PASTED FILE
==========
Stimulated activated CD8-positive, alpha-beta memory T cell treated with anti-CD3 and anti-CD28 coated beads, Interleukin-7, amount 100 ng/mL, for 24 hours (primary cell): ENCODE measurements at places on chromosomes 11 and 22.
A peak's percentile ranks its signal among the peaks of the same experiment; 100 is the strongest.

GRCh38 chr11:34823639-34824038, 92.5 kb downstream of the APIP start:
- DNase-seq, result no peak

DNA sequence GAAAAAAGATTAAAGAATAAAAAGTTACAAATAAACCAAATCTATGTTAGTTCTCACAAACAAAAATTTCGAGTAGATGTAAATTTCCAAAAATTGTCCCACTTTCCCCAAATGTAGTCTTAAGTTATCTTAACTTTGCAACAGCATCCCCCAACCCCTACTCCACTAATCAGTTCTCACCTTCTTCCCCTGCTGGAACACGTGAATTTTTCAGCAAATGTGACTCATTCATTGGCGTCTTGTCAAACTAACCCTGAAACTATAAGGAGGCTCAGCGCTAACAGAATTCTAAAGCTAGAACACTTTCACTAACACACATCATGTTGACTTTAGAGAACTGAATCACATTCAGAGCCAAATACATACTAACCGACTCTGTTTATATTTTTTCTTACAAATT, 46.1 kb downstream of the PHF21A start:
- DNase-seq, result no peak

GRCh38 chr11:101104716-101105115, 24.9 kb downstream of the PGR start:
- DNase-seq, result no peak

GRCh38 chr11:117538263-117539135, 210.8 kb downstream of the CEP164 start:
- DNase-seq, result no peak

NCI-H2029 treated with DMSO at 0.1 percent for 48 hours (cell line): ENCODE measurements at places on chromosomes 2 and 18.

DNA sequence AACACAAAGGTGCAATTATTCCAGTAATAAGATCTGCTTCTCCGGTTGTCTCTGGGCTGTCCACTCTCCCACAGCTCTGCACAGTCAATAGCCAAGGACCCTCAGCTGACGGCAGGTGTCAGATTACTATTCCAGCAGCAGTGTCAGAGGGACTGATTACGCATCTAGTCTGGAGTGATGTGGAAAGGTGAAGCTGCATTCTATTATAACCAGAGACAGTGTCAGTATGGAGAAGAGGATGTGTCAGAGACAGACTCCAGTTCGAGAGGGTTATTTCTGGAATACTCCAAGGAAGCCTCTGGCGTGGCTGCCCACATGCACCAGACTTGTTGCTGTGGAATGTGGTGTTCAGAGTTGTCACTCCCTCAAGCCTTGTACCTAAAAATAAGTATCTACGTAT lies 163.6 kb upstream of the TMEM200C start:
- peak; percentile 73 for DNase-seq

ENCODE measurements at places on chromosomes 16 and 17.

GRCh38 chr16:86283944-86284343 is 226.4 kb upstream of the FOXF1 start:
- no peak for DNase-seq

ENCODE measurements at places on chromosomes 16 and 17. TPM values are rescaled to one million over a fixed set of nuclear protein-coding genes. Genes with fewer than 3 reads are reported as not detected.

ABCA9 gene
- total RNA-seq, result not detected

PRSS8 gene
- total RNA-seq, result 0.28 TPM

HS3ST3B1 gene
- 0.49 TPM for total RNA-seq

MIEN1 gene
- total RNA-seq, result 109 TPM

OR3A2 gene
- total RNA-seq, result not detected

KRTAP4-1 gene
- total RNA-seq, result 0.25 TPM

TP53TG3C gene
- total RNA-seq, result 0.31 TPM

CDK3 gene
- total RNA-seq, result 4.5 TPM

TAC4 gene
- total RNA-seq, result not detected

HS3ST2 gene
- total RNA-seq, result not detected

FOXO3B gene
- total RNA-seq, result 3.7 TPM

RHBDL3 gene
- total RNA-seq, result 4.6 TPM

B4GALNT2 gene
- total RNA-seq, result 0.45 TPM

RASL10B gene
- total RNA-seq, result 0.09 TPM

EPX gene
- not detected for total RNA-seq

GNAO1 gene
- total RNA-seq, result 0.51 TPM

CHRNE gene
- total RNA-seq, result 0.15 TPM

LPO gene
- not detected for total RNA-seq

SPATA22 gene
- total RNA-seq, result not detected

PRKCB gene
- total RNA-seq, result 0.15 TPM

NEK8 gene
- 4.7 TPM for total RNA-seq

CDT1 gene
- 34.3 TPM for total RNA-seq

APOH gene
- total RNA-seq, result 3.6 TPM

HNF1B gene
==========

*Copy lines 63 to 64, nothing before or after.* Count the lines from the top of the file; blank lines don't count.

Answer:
- total RNA-seq, result 3.6 TPM

HNF1B gene